Poetry Explorer- Classic Contemporary Poetry, AN IDYLL OF PHATTE AND LEENE, by ANONYMOUS

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Classic and Contemporary Poetry

AN IDYLL OF PHATTE AND LEENE, by                    
First Line: The hale john sprat - oft called for shortness jack
Last Line: And thus the dinner-platter was all cleared
Subject(s): Burlesque; Striptease

THE hale John Sprat -- oft called for shortness, Jack --
Had married -- had, in fact, a wife -- and she
Did worship him with wifely reverence.
He, who had loved her when she was a girl,
Compass'd her too, with sweet observances;
E'en at the dinner table did it shine.
For he -- liking no fat himself -- he never did,
With jealous care piled up her plate with lean,
Not knowing that all lean was hateful to her.
And day by day she thought to tell him o 't,
And watched the fat go out with envious eye,
But could not speak for bashful delicacy.

At last it chanced that on a winter day,
The beef -- a prize joint! -- little was but fat;
So fat, that John had all his work cut out,
To snip out lean fragments for his wife,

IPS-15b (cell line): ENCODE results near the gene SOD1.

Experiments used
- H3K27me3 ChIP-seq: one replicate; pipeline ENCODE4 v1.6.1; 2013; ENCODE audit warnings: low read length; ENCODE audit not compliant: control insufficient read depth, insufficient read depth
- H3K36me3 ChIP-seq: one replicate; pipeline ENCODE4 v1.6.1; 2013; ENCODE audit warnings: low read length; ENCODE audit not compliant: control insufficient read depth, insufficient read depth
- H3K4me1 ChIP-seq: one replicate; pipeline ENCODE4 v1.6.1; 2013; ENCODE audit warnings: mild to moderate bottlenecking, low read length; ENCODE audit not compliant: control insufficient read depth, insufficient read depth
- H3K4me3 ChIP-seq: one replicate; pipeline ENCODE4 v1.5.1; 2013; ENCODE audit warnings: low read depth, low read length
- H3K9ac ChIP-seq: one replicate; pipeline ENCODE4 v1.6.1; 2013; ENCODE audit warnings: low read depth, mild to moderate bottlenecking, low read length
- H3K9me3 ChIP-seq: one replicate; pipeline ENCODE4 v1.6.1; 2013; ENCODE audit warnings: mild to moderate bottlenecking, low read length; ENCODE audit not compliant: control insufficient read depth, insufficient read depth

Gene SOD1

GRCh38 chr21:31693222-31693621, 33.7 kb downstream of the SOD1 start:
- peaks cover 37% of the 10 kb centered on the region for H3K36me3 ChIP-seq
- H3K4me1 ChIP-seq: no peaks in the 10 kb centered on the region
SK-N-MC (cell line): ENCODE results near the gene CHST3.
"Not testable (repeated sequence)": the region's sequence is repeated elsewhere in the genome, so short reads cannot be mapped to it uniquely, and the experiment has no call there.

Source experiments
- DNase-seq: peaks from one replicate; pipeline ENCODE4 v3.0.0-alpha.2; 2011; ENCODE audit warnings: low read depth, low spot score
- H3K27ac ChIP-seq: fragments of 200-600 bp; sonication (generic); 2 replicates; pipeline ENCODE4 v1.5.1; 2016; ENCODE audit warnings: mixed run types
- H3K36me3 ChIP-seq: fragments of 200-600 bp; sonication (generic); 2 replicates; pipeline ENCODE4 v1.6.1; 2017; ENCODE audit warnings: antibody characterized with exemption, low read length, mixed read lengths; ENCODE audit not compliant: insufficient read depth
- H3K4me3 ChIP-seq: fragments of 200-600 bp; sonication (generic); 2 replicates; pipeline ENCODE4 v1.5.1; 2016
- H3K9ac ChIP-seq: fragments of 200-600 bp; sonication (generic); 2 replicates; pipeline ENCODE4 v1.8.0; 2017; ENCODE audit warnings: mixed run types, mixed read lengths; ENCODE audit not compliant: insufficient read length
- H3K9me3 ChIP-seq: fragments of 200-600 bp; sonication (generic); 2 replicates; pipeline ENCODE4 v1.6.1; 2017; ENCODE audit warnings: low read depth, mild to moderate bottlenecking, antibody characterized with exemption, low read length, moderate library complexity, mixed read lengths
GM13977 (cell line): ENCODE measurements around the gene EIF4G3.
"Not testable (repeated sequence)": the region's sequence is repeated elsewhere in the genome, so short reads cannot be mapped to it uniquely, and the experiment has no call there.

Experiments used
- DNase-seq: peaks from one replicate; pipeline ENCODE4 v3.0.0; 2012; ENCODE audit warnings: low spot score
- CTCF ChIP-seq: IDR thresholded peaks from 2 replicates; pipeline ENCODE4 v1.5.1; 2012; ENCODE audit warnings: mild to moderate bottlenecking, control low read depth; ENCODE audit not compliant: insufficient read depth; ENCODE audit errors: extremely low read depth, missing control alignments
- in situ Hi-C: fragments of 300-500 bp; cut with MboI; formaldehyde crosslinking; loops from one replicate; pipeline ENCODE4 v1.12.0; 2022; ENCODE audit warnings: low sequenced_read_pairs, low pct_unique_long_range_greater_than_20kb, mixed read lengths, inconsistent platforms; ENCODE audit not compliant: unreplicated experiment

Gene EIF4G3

Leaving, in very sooth, none for himself;
Which seeing, she spoke courage to her soul,
Took up her fork, and, pointing to the joint
Where 'twas the fattest, piteously she said;
"Oh, husband! full of love and tenderness!
What is the cause that you so jealously
Pick out the lean for me. I like it not!
Nay, loathe it -- 'tis on the fat that I would feast;
O me, I fear you do not like my taste!"

Then he, dropping his horny-handled carving knife,
Sprinkling therewith the gravy o'er her gown,
Answer'd, amazed: "What! you like fat, my wife!
And never told me. Oh, this is not kind!
Think what your reticence has wrought for us;
How all the fat sent down unto the maid --
Who likes not fat -- for such maids never do --
Has been put in the waste-tub, sold for grease,
And pocketed as servant's perquisite!
Oh, wife! this news is good; for since, perforce,
A joint must be not fat nor lean, but both;
Our different tastes will serve our purpose well;
For, while you eat the fat -- the lean to me
Falls as my cherished portion. Lo! 'tis good!"
So henceforth -- he that tells the tale relates --
In John Sprat's household waste was quite unknown;
For he the lean did eat, and she the fat,
And thus the dinner-platter was all cleared.

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